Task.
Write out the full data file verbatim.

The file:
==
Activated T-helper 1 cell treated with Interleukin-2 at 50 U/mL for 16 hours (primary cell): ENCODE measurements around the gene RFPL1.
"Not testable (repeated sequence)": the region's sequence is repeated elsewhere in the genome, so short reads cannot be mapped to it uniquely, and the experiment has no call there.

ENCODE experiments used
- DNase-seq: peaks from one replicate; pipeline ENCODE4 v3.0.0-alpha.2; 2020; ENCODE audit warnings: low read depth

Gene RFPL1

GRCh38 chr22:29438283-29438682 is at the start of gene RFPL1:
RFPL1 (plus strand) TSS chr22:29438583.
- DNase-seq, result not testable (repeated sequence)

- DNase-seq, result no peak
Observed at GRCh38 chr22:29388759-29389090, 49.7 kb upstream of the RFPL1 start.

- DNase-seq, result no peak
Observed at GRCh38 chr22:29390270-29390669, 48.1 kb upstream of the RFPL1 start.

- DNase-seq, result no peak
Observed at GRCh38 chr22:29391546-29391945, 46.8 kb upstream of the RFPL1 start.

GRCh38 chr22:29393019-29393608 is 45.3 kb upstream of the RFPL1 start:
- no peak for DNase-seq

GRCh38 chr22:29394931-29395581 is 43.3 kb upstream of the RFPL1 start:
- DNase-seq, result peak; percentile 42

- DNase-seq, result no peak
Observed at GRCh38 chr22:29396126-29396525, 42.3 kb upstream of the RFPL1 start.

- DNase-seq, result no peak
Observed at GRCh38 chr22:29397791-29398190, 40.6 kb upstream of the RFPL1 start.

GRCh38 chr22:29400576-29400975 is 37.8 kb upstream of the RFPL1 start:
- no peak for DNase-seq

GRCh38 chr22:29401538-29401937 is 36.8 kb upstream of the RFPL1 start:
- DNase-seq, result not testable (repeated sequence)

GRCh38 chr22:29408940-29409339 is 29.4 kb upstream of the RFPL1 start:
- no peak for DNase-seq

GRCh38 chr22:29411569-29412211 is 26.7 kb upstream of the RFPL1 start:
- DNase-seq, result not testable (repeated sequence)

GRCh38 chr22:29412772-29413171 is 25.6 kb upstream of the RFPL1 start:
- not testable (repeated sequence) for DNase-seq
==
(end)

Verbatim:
Activated T-helper 1 cell treated with Interleukin-2 at 50 U/mL for 16 hours (primary cell): ENCODE measurements around the gene RFPL1.
"Not testable (repeated sequence)": the region's sequence is repeated elsewhere in the genome, so short reads cannot be mapped to it uniquely, and the experiment has no call there.

ENCODE experiments used
- DNase-seq: peaks from one replicate; pipeline ENCODE4 v3.0.0-alpha.2; 2020; ENCODE audit warnings: low read depth

Gene RFPL1

GRCh38 chr22:29438283-29438682 is at the start of gene RFPL1:
RFPL1 (plus strand) TSS chr22:29438583.
- DNase-seq, result not testable (repeated sequence)

- DNase-seq, result no peak
Observed at GRCh38 chr22:29388759-29389090, 49.7 kb upstream of the RFPL1 start.

- DNase-seq, result no peak
Observed at GRCh38 chr22:29390270-29390669, 48.1 kb upstream of the RFPL1 start.

- DNase-seq, result no peak
Observed at GRCh38 chr22:29391546-29391945, 46.8 kb upstream of the RFPL1 start.

GRCh38 chr22:29393019-29393608 is 45.3 kb upstream of the RFPL1 start:
- no peak for DNase-seq

GRCh38 chr22:29394931-29395581 is 43.3 kb upstream of the RFPL1 start:
- DNase-seq, result peak; percentile 42

- DNase-seq, result no peak
Observed at GRCh38 chr22:29396126-29396525, 42.3 kb upstream of the RFPL1 start.

- DNase-seq, result no peak
Observed at GRCh38 chr22:29397791-29398190, 40.6 kb upstream of the RFPL1 start.

GRCh38 chr22:29400576-29400975 is 37.8 kb upstream of the RFPL1 start:
- no peak for DNase-seq

GRCh38 chr22:29401538-29401937 is 36.8 kb upstream of the RFPL1 start:
- DNase-seq, result not testable (repeated sequence)

GRCh38 chr22:29408940-29409339 is 29.4 kb upstream of the RFPL1 start:
- no peak for DNase-seq

GRCh38 chr22:29411569-29412211 is 26.7 kb upstream of the RFPL1 start:
- DNase-seq, result not testable (repeated sequence)

GRCh38 chr22:29412772-29413171 is 25.6 kb upstream of the RFPL1 start:
- not testable (repeated sequence) for DNase-seq